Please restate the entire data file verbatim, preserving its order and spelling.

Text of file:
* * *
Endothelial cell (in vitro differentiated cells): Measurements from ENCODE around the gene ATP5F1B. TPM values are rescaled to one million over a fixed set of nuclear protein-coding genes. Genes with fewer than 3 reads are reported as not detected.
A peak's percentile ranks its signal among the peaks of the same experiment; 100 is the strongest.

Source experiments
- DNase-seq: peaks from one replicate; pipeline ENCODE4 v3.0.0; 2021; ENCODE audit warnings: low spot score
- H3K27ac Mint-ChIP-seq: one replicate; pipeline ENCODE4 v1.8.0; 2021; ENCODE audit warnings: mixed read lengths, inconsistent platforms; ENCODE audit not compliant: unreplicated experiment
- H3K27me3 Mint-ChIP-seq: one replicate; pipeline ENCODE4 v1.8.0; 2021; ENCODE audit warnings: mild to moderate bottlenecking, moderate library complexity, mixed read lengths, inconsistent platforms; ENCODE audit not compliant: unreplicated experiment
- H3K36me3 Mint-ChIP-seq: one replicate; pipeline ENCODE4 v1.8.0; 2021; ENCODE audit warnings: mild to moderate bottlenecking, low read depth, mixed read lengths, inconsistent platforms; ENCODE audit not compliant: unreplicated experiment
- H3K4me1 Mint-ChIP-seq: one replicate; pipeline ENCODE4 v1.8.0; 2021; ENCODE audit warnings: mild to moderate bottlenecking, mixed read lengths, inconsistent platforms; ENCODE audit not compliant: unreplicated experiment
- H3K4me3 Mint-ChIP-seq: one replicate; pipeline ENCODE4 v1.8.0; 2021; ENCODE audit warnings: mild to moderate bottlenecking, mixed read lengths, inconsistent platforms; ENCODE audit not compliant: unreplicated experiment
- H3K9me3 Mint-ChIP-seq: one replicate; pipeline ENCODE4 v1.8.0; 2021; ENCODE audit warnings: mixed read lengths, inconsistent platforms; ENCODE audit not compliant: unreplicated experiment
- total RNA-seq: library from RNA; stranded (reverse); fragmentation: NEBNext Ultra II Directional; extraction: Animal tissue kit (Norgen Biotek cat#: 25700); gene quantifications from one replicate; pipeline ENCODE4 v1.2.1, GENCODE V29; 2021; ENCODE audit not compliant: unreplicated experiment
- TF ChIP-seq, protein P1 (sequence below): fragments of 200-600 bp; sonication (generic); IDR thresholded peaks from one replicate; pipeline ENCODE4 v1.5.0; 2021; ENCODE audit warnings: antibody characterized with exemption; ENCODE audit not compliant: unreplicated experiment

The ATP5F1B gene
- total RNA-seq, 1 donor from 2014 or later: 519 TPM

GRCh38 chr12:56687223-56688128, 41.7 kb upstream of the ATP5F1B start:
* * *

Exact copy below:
Endothelial cell (in vitro differentiated cells): Measurements from ENCODE around the gene ATP5F1B. TPM values are rescaled to one million over a fixed set of nuclear protein-coding genes. Genes with fewer than 3 reads are reported as not detected.
A peak's percentile ranks its signal among the peaks of the same experiment; 100 is the strongest.

Source experiments
- DNase-seq: peaks from one replicate; pipeline ENCODE4 v3.0.0; 2021; ENCODE audit warnings: low spot score
- H3K27ac Mint-ChIP-seq: one replicate; pipeline ENCODE4 v1.8.0; 2021; ENCODE audit warnings: mixed read lengths, inconsistent platforms; ENCODE audit not compliant: unreplicated experiment
- H3K27me3 Mint-ChIP-seq: one replicate; pipeline ENCODE4 v1.8.0; 2021; ENCODE audit warnings: mild to moderate bottlenecking, moderate library complexity, mixed read lengths, inconsistent platforms; ENCODE audit not compliant: unreplicated experiment
- H3K36me3 Mint-ChIP-seq: one replicate; pipeline ENCODE4 v1.8.0; 2021; ENCODE audit warnings: mild to moderate bottlenecking, low read depth, mixed read lengths, inconsistent platforms; ENCODE audit not compliant: unreplicated experiment
- H3K4me1 Mint-ChIP-seq: one replicate; pipeline ENCODE4 v1.8.0; 2021; ENCODE audit warnings: mild to moderate bottlenecking, mixed read lengths, inconsistent platforms; ENCODE audit not compliant: unreplicated experiment
- H3K4me3 Mint-ChIP-seq: one replicate; pipeline ENCODE4 v1.8.0; 2021; ENCODE audit warnings: mild to moderate bottlenecking, mixed read lengths, inconsistent platforms; ENCODE audit not compliant: unreplicated experiment
- H3K9me3 Mint-ChIP-seq: one replicate; pipeline ENCODE4 v1.8.0; 2021; ENCODE audit warnings: mixed read lengths, inconsistent platforms; ENCODE audit not compliant: unreplicated experiment
- total RNA-seq: library from RNA; stranded (reverse); fragmentation: NEBNext Ultra II Directional; extraction: Animal tissue kit (Norgen Biotek cat#: 25700); gene quantifications from one replicate; pipeline ENCODE4 v1.2.1, GENCODE V29; 2021; ENCODE audit not compliant: unreplicated experiment
- TF ChIP-seq, protein P1 (sequence below): fragments of 200-600 bp; sonication (generic); IDR thresholded peaks from one replicate; pipeline ENCODE4 v1.5.0; 2021; ENCODE audit warnings: antibody characterized with exemption; ENCODE audit not compliant: unreplicated experiment

The ATP5F1B gene
- total RNA-seq, 1 donor from 2014 or later: 519 TPM

GRCh38 chr12:56687223-56688128, 41.7 kb upstream of the ATP5F1B start: